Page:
The other thing that we are seeing in demand for a 360 degree viewpoint on claims data. There are companies doing a kind of reverse engineering product, so you can look at where liability actually sits after a claim is made. In say car insurance, you can use technology to look at say car A weighs this much, travelling at this speed etc. and then Car B weighs this, and the right of way according to Maps and other public data means you can assess liability to a degree.
That has a huge impact on things like PI claims, because the technology is telling you so much about the incident, even before anyone involved has made a statement. Our eco-system partner, Xtract, is way ahead of the rest when it comes to this type of technology.
The benefit of using an eco-system is that we are growing this thing every day, adding partner companies and from a client point of view you can switch something on, or off again, totally flexible.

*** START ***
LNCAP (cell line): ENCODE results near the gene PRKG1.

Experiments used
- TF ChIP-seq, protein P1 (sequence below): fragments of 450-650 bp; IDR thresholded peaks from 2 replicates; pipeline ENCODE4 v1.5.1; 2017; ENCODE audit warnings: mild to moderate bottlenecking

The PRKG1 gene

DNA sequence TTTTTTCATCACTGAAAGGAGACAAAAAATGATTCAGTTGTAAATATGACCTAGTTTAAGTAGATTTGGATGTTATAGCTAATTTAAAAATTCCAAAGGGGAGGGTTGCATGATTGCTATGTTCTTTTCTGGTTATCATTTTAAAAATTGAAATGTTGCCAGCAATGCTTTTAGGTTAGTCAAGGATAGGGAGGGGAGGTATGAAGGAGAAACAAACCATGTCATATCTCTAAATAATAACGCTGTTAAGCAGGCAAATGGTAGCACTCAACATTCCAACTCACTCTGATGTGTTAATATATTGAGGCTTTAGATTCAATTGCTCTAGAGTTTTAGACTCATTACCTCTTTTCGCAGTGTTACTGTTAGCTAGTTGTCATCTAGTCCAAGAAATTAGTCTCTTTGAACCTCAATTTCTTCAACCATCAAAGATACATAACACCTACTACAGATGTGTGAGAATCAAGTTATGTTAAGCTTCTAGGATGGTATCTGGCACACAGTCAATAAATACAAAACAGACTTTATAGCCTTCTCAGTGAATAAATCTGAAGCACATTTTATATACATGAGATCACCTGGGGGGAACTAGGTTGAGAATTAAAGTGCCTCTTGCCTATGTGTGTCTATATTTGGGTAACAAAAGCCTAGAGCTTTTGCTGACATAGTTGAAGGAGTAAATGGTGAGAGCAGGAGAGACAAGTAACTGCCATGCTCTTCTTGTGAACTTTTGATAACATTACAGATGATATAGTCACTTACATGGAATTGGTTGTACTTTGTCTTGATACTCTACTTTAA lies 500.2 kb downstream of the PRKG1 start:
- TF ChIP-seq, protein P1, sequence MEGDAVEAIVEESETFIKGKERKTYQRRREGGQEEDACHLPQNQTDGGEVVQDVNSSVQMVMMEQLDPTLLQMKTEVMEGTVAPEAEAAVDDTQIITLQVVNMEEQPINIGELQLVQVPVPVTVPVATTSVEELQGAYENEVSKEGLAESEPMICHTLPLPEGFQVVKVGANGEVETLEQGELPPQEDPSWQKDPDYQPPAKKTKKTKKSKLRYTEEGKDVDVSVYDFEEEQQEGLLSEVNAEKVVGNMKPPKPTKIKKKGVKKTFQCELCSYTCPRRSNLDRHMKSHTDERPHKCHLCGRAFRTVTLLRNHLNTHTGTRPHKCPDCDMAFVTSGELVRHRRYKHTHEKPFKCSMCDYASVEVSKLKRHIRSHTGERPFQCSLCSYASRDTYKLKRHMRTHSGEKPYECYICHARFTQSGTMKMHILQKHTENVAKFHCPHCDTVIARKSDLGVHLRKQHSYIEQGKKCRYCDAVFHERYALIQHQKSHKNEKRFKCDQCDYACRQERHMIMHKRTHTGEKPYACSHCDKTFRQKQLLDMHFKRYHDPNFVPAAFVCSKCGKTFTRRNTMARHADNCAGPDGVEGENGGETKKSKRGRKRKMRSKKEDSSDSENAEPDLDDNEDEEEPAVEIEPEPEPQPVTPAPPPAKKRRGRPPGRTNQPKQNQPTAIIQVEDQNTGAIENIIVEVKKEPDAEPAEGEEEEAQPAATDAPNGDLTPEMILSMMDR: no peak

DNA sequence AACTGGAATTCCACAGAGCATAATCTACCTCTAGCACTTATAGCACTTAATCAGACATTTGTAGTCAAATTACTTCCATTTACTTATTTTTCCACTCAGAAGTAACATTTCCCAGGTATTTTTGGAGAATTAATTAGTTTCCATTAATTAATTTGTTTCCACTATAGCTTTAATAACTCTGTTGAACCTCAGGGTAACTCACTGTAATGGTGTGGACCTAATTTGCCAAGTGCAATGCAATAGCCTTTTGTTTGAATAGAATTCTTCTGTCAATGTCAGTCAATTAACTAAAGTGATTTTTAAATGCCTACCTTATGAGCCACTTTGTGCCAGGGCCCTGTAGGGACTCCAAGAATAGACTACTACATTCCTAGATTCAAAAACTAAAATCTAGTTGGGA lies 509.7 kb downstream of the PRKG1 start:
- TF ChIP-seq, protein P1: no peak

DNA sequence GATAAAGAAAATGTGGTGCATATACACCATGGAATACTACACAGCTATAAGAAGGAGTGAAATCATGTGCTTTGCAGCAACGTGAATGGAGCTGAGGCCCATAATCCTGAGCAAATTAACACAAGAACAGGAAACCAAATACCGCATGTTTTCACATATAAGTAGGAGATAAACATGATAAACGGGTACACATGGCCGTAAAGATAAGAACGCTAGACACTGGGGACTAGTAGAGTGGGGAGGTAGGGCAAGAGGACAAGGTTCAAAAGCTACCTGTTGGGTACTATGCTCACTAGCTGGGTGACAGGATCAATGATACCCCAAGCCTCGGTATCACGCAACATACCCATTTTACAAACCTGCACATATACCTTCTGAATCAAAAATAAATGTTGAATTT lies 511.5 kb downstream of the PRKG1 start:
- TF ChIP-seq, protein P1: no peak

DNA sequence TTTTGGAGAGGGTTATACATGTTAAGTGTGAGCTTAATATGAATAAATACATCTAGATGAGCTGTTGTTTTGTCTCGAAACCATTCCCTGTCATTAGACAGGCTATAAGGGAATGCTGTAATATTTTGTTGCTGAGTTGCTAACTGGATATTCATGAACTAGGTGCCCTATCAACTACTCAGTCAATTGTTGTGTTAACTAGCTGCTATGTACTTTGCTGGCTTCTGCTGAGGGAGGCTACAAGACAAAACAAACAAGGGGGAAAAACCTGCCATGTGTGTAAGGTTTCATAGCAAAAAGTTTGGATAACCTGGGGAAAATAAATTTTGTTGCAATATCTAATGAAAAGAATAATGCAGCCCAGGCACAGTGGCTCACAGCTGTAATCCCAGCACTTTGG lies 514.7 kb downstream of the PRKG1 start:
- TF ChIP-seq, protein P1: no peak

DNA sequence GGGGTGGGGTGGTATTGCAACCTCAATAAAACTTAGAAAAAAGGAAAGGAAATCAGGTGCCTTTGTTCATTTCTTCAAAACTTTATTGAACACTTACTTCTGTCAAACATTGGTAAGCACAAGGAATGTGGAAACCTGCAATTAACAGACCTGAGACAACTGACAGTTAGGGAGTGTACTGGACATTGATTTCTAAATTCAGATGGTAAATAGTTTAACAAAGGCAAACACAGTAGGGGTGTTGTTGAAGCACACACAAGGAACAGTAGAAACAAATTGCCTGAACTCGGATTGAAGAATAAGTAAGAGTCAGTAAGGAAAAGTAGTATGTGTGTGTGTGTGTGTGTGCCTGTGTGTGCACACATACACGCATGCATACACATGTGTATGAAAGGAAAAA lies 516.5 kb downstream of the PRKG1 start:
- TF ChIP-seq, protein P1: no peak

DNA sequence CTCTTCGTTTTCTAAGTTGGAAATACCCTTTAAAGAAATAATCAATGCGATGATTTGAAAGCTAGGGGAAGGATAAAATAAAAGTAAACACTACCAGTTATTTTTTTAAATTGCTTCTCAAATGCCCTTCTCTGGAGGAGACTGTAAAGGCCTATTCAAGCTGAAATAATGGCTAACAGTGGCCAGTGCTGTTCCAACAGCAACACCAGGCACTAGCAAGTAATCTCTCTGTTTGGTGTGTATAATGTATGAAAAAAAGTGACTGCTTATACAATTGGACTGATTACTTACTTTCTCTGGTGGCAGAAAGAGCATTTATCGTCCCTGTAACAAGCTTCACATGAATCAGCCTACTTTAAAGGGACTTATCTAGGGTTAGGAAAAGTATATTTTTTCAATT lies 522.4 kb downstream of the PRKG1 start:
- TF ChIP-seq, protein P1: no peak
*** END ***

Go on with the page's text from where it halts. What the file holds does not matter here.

Have a quick listen to Andre Symes talking eco-systems and building for the unknown factor here;
IE; IE has talked to a few companies and they’ve mentioned how good it is to have other partners who can offer extra value.
AS; An ever-changing market, people are always looking for something new. Most companies have got to the point where they’ve optimised their customer journey online, the big question is what’s coming down the line next? It’s interesting that a few years ago people used to ask me `what is Genasys doing on Blockchain?’ and I would reply, `what do you want to do with Blockchain?’ They didn’t know. It was a similar thing last year when data was the buzzword and everyone was going big on data analytics. But nobody predicted Covid-19 a year ago, no-one really knows what is coming next in 2021. One thing that is guaranteed however is that your customers will want to feel they’ve got extra value from insurance and that the company they’re dealing with can respond to the unforeseen. So if you can build a system that can facilitate the unknown factor, then you have really got something.